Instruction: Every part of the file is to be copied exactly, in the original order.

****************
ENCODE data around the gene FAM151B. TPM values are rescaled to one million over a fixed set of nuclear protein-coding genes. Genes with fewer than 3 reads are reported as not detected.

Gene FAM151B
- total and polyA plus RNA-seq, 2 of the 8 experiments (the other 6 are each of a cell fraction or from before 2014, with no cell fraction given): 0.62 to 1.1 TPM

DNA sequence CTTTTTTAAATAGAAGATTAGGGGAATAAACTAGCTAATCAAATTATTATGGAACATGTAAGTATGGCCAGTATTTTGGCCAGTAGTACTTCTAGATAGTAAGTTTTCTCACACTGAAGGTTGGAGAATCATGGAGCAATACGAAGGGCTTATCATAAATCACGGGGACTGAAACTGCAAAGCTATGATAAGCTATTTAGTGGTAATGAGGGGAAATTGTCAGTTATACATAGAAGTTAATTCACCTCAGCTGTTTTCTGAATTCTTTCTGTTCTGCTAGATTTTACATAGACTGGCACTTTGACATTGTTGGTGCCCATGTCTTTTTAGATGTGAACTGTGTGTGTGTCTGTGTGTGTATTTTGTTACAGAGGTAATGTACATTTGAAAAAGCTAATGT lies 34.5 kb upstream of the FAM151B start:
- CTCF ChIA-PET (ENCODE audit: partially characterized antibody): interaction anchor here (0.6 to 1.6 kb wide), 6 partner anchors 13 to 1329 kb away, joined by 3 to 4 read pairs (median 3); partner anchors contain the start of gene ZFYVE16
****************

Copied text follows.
ENCODE data around the gene FAM151B. TPM values are rescaled to one million over a fixed set of nuclear protein-coding genes. Genes with fewer than 3 reads are reported as not detected.

Gene FAM151B
- total and polyA plus RNA-seq, 2 of the 8 experiments (the other 6 are each of a cell fraction or from before 2014, with no cell fraction given): 0.62 to 1.1 TPM

DNA sequence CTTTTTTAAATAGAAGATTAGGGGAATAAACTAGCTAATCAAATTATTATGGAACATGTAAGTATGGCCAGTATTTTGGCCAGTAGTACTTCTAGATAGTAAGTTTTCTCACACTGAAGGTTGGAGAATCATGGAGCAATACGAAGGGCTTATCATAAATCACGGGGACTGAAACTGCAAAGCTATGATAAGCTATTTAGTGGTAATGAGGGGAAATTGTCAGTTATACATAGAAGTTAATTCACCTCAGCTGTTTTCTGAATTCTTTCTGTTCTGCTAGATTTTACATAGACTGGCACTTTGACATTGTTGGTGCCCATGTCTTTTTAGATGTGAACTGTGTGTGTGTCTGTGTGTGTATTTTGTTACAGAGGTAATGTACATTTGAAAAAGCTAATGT lies 34.5 kb upstream of the FAM151B start:
- CTCF ChIA-PET (ENCODE audit: partially characterized antibody): interaction anchor here (0.6 to 1.6 kb wide), 6 partner anchors 13 to 1329 kb away, joined by 3 to 4 read pairs (median 3); partner anchors contain the start of gene ZFYVE16